Part of Cross Island MRT Line worksite to be moved into country club to protect endangered monkeys

The A1W1 site will now be about 150m from a tree canopy link where Raffles Banded Langurs are known to roam. PHOTOS: LIANHE ZAOBAO, SABRINA JABBAR

SINGAPORE - A worksite on the Cross Island MRT Line (CRL) will be downsized and partially shifted into Singapore Island Country Club (SICC) so that indigenous monkeys that roam the area will not be endangered.

The A1W1 site will now be about 150m from a tree canopy link over Island Club Road where Raffles' banded langurs are known to roam, the Land Transport Authority (LTA) said on Monday (March 15).

This is five times further than the initially planned 30m distance. The size of the worksite, originally set at 15,000 sq m, has also been more than halved to 7,000 sq m. Part of it will occupy non-playing grounds in SICC.

LTA said the club will not be compensated as the area will be returned to it upon the project's completion at an unspecified date. The Rapid Transit Systems Act also allows for the authority to make use of the land.

The move comes amid consultations with nature groups concerned about the environmental impact of the CRL near the Central Catchment Nature Reserve.

This part of the line will run directly under the reserve instead of skirting round it - a decision made in 2019 - and there are fears that it could affect the surrounding flora and fauna.

In a written reply to MP Louis Ng (Nee Soon GRC) in March, Transport Minister Ong Ye Kung said that the key representatives of nature groups have reviewed the revised A1W1 worksite and are supportive of the changes.

Mr Ong said an engineering consultant had been engaged early last year to look into the problem of the worksite's proximity to the monkeys. It is now "significantly further away" from their habitat, he said.

"LTA will continue to work with them on further measures to mitigate any potential environmental impact at the A1W1 worksite when construction of the CRL begins, so as to strike a balance between preserving the environment and wildlife, and improving transport infrastructure for the benefit of Singaporeans," he added.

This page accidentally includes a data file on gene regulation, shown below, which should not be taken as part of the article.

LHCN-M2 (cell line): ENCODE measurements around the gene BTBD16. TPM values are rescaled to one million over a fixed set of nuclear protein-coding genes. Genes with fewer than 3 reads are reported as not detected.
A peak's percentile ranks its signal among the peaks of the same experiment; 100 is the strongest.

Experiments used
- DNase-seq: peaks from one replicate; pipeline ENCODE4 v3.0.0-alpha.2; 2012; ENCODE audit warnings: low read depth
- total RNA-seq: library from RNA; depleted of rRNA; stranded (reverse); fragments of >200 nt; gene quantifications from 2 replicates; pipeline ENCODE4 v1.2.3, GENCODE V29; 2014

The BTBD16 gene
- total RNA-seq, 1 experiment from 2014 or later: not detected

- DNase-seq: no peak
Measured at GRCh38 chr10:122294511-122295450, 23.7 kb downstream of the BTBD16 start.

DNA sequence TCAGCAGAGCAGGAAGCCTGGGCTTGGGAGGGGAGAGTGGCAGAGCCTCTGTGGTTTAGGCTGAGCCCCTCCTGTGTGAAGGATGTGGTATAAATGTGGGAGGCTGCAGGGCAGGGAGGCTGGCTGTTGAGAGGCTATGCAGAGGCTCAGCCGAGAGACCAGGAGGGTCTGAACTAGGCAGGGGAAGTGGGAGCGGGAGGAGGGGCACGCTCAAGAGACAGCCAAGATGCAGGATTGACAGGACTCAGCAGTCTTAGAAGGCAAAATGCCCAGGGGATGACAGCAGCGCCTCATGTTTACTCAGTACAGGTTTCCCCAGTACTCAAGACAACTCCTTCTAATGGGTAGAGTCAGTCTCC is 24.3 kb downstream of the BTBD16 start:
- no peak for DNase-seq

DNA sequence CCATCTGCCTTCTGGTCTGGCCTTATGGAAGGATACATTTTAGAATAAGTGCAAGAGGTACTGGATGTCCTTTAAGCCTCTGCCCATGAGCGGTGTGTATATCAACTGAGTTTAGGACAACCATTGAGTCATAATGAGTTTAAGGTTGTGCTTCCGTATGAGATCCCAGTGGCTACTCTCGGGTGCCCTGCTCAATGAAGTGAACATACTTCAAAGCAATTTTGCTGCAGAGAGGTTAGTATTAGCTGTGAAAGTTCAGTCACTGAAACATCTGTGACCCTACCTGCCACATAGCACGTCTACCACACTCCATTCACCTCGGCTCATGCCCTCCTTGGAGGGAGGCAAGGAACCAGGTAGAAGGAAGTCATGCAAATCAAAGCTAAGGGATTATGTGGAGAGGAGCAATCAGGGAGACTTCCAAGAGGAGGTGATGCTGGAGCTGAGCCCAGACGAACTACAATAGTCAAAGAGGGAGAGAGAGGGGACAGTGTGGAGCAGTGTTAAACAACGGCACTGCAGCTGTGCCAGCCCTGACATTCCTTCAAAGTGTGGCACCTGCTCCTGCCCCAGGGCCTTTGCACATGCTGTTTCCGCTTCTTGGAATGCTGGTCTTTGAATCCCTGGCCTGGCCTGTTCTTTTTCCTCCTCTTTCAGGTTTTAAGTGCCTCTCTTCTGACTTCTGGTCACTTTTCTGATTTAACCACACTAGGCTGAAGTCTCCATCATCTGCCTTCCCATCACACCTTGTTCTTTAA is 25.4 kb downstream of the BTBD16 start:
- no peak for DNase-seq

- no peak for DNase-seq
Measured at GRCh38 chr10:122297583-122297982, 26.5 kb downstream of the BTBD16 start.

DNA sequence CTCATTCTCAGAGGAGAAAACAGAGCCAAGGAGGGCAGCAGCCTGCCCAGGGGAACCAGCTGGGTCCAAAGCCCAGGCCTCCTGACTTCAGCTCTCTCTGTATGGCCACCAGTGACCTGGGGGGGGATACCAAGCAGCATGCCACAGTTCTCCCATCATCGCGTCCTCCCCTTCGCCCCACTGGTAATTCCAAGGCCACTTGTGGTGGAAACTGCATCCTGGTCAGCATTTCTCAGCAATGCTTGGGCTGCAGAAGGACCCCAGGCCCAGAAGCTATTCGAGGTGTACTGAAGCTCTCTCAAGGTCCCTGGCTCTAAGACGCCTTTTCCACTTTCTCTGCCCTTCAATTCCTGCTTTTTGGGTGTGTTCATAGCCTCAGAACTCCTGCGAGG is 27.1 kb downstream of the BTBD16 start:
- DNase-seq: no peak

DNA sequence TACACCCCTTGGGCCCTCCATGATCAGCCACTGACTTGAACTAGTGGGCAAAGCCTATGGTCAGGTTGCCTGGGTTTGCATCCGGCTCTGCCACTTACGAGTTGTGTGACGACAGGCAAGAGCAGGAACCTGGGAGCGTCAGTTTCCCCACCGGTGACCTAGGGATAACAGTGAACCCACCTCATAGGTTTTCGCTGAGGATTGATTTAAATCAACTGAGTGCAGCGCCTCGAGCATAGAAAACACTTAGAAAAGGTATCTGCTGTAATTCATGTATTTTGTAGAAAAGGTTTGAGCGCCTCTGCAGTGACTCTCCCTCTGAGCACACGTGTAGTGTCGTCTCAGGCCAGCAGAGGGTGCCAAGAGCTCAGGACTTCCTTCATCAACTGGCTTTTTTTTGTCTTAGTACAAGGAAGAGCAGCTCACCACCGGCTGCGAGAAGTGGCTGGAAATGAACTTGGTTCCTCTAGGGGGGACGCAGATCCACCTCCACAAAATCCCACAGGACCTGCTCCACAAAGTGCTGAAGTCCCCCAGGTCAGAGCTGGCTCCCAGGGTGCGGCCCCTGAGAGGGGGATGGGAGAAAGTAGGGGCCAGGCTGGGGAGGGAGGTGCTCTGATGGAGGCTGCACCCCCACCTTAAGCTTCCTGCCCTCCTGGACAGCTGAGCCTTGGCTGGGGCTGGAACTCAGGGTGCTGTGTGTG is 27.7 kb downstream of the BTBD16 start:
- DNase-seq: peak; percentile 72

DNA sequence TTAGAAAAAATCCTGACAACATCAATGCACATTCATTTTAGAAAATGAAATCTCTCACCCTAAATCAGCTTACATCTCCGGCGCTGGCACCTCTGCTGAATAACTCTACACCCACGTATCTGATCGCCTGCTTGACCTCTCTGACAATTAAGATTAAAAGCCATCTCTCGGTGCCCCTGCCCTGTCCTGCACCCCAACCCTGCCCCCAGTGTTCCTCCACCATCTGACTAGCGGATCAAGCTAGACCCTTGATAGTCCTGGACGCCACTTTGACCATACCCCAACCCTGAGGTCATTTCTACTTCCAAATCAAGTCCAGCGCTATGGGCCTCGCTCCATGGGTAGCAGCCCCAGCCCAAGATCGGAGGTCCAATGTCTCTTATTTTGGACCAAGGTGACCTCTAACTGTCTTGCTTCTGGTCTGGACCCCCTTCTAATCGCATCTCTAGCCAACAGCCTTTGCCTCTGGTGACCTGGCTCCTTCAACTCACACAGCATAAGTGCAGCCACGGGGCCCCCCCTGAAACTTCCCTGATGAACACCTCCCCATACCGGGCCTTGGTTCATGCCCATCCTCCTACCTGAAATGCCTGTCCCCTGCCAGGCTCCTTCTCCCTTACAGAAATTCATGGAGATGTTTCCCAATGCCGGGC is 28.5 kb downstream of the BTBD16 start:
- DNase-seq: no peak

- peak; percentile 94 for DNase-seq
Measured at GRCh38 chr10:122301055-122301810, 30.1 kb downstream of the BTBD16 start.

According to Wildlife Reserves Singapore, the Raffles' banded langur is one of only three non-human primates found locally, and was discovered by Sir Stamford Raffles almost 200 years ago.

Although they were once common across the island, urban development confined them to central Singapore. By the 1990s, they were on the verge of extinction, with only 15 to 20 left in the Central Catchment Nature Reserve.

There are now about 40 to 60 of them and they remain at high risk of being wiped out.

President of Nature Society Shawn Lum said he was relieved to hear of LTA's decision, adding that it bode well for the continued engagement of the authorities with nature groups on the environmental impact of the rest of the CRL.

He said the footprint of the revised worksite is much smaller, based on briefings by LTA.

"There will be a much reduced traffic load of lorries hauling out stones and soil during the shaft excavation process, as the amount of material is a fraction of the original amount envisaged," he said. "The effort has led to a more successful project outcome with reduced impacts on the forest and wildlife."

The A1W1 worksite is part of CRL's phase two, the rest of which is still undergoing advanced engineering study.

All the civil construction works tenders for phase one, which stretches from Aviation Park to Bright Hill, have been called and are progressively being awarded.

Works at the respective sites will commence when the contractors are on board, the LTA said.

Phase one of the line is set to be operational by 2030.

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